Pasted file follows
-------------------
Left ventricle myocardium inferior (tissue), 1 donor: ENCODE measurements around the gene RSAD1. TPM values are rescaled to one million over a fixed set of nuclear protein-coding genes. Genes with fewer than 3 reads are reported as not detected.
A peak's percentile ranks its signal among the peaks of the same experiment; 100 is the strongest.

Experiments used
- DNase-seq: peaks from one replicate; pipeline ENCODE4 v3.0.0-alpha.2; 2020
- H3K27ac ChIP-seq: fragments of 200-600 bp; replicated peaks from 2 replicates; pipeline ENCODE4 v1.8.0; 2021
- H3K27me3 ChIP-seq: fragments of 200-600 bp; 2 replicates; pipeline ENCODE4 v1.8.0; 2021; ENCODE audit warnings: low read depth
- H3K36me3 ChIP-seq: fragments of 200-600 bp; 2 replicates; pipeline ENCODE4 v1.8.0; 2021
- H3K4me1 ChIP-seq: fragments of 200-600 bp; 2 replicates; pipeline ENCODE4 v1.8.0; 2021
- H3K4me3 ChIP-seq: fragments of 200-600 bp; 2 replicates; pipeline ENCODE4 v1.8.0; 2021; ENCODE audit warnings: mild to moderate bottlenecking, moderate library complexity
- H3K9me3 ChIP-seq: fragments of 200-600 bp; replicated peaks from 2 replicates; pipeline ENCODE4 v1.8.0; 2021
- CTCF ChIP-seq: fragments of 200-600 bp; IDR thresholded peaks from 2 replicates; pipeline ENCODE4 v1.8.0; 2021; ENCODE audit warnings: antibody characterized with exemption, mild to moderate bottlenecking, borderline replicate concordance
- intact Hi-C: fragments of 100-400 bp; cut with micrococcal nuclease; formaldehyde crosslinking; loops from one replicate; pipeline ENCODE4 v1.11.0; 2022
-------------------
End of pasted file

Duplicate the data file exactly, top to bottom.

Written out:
Left ventricle myocardium inferior (tissue), 1 donor: ENCODE measurements around the gene RSAD1. TPM values are rescaled to one million over a fixed set of nuclear protein-coding genes. Genes with fewer than 3 reads are reported as not detected.
A peak's percentile ranks its signal among the peaks of the same experiment; 100 is the strongest.

Experiments used
- DNase-seq: peaks from one replicate; pipeline ENCODE4 v3.0.0-alpha.2; 2020
- H3K27ac ChIP-seq: fragments of 200-600 bp; replicated peaks from 2 replicates; pipeline ENCODE4 v1.8.0; 2021
- H3K27me3 ChIP-seq: fragments of 200-600 bp; 2 replicates; pipeline ENCODE4 v1.8.0; 2021; ENCODE audit warnings: low read depth
- H3K36me3 ChIP-seq: fragments of 200-600 bp; 2 replicates; pipeline ENCODE4 v1.8.0; 2021
- H3K4me1 ChIP-seq: fragments of 200-600 bp; 2 replicates; pipeline ENCODE4 v1.8.0; 2021
- H3K4me3 ChIP-seq: fragments of 200-600 bp; 2 replicates; pipeline ENCODE4 v1.8.0; 2021; ENCODE audit warnings: mild to moderate bottlenecking, moderate library complexity
- H3K9me3 ChIP-seq: fragments of 200-600 bp; replicated peaks from 2 replicates; pipeline ENCODE4 v1.8.0; 2021
- CTCF ChIP-seq: fragments of 200-600 bp; IDR thresholded peaks from 2 replicates; pipeline ENCODE4 v1.8.0; 2021; ENCODE audit warnings: antibody characterized with exemption, mild to moderate bottlenecking, borderline replicate concordance
- intact Hi-C: fragments of 100-400 bp; cut with micrococcal nuclease; formaldehyde crosslinking; loops from one replicate; pipeline ENCODE4 v1.11.0; 2022